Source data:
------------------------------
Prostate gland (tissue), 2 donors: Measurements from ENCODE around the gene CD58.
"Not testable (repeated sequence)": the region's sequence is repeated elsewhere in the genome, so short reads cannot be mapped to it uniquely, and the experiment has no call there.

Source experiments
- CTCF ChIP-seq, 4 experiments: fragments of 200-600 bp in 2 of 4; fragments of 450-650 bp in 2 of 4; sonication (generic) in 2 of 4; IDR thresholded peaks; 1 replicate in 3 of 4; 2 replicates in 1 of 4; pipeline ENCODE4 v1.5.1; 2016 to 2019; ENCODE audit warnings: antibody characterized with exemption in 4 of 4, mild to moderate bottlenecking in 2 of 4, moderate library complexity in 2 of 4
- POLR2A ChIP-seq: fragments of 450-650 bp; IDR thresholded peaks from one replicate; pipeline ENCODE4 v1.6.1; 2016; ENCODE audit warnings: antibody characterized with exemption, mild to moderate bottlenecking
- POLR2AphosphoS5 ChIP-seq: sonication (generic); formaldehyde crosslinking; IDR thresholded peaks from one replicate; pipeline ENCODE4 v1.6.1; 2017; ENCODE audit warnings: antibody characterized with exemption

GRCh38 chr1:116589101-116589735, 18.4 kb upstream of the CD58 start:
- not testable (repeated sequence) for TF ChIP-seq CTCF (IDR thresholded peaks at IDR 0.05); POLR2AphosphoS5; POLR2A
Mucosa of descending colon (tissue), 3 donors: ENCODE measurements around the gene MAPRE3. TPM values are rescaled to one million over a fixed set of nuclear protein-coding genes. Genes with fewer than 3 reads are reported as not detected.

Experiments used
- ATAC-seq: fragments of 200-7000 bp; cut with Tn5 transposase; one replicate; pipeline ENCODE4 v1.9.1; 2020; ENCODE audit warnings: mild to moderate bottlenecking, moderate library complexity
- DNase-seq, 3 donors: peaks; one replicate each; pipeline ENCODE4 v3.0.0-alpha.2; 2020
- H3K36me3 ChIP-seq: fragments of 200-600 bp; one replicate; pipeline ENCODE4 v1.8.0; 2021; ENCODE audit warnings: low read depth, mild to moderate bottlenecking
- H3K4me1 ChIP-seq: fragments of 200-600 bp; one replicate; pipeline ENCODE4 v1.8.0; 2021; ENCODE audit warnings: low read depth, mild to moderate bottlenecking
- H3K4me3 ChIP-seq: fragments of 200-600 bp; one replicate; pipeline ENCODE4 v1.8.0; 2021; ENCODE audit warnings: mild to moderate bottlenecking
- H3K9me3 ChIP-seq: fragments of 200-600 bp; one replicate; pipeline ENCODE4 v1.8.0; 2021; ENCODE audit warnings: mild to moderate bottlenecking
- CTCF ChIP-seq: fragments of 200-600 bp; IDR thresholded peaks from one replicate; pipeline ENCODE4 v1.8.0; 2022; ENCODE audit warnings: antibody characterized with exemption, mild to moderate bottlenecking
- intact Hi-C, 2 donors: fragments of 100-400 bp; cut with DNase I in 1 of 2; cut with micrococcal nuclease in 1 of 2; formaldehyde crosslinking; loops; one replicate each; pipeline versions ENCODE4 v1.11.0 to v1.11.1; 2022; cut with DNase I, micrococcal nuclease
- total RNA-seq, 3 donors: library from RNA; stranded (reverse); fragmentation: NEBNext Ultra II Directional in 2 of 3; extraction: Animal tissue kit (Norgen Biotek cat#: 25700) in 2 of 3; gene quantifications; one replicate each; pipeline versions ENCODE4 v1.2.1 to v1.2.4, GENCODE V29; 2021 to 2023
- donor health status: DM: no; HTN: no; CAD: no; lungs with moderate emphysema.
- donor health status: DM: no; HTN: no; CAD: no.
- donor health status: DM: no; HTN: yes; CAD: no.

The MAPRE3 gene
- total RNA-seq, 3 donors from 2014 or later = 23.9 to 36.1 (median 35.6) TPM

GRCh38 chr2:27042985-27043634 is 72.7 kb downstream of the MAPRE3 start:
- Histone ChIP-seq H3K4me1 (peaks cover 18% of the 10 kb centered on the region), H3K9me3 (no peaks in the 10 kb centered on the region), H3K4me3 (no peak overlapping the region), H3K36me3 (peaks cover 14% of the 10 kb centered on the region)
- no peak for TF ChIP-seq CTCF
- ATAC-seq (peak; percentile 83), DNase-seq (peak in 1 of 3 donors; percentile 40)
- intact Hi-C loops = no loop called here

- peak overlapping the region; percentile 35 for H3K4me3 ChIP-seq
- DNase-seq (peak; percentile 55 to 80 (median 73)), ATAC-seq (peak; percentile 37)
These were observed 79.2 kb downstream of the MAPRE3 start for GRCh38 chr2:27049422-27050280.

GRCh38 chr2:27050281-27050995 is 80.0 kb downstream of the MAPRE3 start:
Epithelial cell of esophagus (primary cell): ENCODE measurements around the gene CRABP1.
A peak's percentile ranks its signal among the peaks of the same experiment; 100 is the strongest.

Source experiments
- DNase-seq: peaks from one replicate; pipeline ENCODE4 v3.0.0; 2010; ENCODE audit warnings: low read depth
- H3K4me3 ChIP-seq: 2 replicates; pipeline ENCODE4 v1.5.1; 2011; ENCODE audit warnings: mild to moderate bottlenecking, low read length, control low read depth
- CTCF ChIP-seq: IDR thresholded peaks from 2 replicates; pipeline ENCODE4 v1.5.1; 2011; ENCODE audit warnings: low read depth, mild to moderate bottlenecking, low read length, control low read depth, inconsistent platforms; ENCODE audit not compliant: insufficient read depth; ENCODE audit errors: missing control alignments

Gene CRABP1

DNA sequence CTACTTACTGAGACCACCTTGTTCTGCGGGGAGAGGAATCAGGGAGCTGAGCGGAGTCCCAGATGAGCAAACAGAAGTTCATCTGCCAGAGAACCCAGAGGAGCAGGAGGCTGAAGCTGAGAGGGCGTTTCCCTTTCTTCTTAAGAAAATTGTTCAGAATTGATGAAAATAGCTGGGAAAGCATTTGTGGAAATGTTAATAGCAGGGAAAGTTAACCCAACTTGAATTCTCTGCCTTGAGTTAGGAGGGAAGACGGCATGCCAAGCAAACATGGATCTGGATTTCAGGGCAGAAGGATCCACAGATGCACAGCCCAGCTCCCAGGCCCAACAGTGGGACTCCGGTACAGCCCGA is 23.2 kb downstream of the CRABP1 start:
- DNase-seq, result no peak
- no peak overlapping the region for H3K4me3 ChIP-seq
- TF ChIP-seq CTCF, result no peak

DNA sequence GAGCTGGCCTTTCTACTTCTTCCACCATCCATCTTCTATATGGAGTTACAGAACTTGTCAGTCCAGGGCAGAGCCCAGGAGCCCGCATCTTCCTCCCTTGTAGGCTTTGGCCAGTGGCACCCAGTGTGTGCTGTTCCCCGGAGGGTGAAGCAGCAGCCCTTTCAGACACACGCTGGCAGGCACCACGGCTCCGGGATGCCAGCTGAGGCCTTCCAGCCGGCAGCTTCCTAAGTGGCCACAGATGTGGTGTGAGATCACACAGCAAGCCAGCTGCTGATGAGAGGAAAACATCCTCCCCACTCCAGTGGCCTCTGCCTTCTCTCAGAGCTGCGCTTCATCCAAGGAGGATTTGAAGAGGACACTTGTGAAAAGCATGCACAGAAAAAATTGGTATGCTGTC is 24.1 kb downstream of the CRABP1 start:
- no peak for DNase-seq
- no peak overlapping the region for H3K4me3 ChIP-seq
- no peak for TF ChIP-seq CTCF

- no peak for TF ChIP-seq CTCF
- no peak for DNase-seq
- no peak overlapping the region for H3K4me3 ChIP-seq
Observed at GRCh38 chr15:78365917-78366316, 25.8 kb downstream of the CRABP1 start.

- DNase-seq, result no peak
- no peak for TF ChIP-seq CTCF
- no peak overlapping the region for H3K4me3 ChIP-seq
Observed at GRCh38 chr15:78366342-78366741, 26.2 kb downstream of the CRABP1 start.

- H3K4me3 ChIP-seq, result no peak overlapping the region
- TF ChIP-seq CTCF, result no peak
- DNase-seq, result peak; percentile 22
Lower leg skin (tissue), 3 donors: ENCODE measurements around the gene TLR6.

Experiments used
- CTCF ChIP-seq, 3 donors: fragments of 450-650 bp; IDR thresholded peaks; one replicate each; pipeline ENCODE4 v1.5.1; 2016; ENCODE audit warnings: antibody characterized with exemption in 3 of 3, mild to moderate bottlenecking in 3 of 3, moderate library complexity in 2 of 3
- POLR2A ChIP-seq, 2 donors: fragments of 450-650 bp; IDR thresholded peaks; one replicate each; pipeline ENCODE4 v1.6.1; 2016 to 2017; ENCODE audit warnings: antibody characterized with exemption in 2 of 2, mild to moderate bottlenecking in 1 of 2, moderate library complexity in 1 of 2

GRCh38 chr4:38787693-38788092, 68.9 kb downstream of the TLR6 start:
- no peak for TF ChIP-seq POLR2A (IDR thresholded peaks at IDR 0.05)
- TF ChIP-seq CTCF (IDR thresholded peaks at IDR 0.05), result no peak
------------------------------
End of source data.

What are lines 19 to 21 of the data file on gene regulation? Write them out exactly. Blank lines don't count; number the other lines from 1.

- total RNA-seq, 3 donors: library from RNA; stranded (reverse); fragmentation: NEBNext Ultra II Directional in 2 of 3; extraction: Animal tissue kit (Norgen Biotek cat#: 25700) in 2 of 3; gene quantifications; one replicate each; pipeline versions ENCODE4 v1.2.1 to v1.2.4, GENCODE V29; 2021 to 2023
- donor health status: DM: no; HTN: no; CAD: no; lungs with moderate emphysema.
- donor health status: DM: no; HTN: no; CAD: no.